After three weeks, 21 stages and more crashed than are almost possible to count – one of the most spectacular being on the Le Mans to Châteauroux stretch which dramatically ended Bradley Wiggins contention – the 2011 Tour de France has rolled to an end.
Clearly time zones meant nothing to Australians as they stayed up through the night to watch their new national hero cycle to victory in Paris. Although the final stage was little more than ceremonial with Cadel Evans having all but been guaranteed Tour de France success by the end of the previous day’s Individual Time Trials it didn’t stop the land down under partying through the small hours in celebration of the first Australian ever to take the Tour crown – the victory also marks only the third occasion that a non-European has taken the prize. The live final broadcast by SBS Television clocked up its highest figures for the year with almost 2.5 million viewers across the country (which represented more than 10 percent of the population.) In addition almost every newspaper front page and sports section featured Evans despite going to press some considerable time before the Champs-Élysées-set win.
The question of how to commemorate the historic occasion is already being hotly debated; statues, monuments and parades have already been mooted, whilst it has been rumoured that Evans himself is in favour of a national day of holiday (unsurprising after the last three weeks of hard work) which some have suggested will be known as “Yellow Day”. Missing either the joke or the national mood, Australian Prime Minister Julia Gillard was quick to rule out the possibility of a national holiday, but still praised Evans for his efforts. Meanwhile the citizens in Barwon Heads outside Melbourn have pitched the idea of naming a bridge near the town in honour of their new favourite citizen.
But whilst Evans relaxed into his ride on Sunday, Mark Cavendish certainly did not.
The moment that Cavendish appeared from behind his HTC-Highroad team mate Mark Renshaw on the Champs-Elysees, was a true Tour de France moment of certainty. The moment it became clear that the Manx Missile would bag the final stage, the moment it became obvious he would take the green jersey and the moment that Cavendish would fulfil a lifetime ambition and prove himself the greatest sprinter of his generation. If that alone were not enough, the occasion also marked the first rider ever to take three consecutive Paris finish wins – indeed until last year’s success in the French capital no one before him had achieved two consecutive wins. Speaking after the race his wonderfully succinct “I am super, super happy!” seemed to be the perfectly judged understatement; the kind of remark that makes the rider such an heroic role model not only on his native Isle of Man, but across the UK and beyond.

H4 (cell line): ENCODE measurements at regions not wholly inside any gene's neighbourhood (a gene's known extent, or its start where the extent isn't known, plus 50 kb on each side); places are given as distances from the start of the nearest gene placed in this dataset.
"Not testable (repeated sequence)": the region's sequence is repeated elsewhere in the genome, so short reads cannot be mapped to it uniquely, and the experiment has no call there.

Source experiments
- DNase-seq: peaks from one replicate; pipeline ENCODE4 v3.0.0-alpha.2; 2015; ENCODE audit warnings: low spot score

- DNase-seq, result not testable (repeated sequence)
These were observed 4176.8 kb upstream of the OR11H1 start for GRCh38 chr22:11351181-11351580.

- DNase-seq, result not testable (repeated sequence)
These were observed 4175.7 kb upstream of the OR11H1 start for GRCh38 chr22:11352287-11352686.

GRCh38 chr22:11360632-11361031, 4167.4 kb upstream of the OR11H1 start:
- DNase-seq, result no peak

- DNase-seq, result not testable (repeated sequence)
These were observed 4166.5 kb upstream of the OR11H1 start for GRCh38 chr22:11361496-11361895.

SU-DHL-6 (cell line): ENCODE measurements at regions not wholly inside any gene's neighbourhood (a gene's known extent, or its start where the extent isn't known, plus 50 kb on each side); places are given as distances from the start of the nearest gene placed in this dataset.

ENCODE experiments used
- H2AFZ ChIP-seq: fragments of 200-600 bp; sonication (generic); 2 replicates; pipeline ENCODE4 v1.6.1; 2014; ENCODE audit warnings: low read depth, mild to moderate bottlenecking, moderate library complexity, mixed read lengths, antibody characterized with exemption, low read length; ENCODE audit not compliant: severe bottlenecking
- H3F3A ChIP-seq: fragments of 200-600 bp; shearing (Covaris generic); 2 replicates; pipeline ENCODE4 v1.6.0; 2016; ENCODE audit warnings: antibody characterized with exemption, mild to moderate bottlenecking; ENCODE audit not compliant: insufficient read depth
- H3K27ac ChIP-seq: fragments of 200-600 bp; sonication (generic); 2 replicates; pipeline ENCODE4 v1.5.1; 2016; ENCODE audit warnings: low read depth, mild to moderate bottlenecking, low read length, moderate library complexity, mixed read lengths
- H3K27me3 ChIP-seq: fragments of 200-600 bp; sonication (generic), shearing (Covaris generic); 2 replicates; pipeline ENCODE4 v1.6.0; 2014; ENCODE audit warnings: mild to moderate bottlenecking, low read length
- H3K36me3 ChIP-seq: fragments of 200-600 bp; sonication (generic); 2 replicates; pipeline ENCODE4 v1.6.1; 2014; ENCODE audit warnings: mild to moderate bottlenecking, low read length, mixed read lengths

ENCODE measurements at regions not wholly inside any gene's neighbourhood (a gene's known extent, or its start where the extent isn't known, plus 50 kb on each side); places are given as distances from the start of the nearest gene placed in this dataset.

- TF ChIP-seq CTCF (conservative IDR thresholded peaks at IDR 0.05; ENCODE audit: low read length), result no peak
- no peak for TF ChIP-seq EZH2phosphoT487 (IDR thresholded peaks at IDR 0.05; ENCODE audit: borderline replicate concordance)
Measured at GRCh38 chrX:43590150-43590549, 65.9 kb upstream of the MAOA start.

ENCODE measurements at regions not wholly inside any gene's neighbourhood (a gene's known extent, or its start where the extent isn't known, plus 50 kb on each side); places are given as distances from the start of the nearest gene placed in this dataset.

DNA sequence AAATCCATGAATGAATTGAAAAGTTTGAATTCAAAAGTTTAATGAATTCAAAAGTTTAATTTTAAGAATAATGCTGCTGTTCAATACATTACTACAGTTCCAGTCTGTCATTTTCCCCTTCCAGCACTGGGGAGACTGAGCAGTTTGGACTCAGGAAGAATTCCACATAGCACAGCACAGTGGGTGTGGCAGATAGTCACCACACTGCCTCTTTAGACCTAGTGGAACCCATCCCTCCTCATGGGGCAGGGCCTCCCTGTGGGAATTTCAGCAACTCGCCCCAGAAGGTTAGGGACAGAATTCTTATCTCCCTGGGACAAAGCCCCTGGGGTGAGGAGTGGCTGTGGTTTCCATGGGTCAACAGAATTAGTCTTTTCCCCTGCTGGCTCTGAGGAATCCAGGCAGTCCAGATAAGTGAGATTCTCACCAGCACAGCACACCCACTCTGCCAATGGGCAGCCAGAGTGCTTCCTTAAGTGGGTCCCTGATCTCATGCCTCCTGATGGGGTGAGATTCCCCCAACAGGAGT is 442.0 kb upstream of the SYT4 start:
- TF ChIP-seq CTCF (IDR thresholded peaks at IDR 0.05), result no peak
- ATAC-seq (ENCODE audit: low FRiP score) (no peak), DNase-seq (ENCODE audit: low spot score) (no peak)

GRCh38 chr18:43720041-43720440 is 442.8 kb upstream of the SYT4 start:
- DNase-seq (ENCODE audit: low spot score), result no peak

Although Cavendish went into this year’s Tour with high hopes, the first real glimpse of the genius that was to unfold came on Stage 5 (164.5km Carhaix – Cap Frehel), where, against expectations, Cavendish managed a masterful uphill finish – arguably the most impressive of his Tour career to date. Despite some setbacks he continued to accumulate the points through to the pivotal 167.5km Stage 11 (Blaye-les-Mines to Lavaur) where he took green before consolidating things in the speed stakes with his fourth stage win on Limoux – Montpellier (Stage 15). His only major setback during the three weeks came on Stage 18 when he failed to complete the day’s work within the set time limit, but was fortunately deducted points (20 of them) rather than being disqualified.
Whether Cavendish will return in 2012 with full conviction in defending the green jersey will depend in large part on his plan of attack for the London Olympic Games which start less than two weeks after the Tour ends. But for now, Cavendish can relish his incredible victory and might well like to suggest to the good people of the Isle of Man that they kick celebrations on with a local holiday – “Green Day” would seem an appropriate name.
Final 2011 Tour de France General Classifications
1 Cadel Evans, BMC 86h 12’22”
2 Andy Schleck, Leopard Trek +1’34”
3 Frank Schleck, Leopard Trek +2’30”
4 Thomas Voeckler, Europcar +3’20”
5 Alberto Contador, Saxo Bank Sungard +3’57”
6 Samuel Gonzalez, Euskaltel-Euskadi +4’55”
7 Damiano Cunego (It) Lampre – ISD +6’5”
8 Ivan Basso (It) Liquigas-Cannondale +7’23”
9 Tom Danielson (US) Team Garmin-Cervelo +8’15”
10 Jean-Christophe Peraud (Fr) AG2R La Mondiale +10’11”
For further results and analysis see: www.letour.fr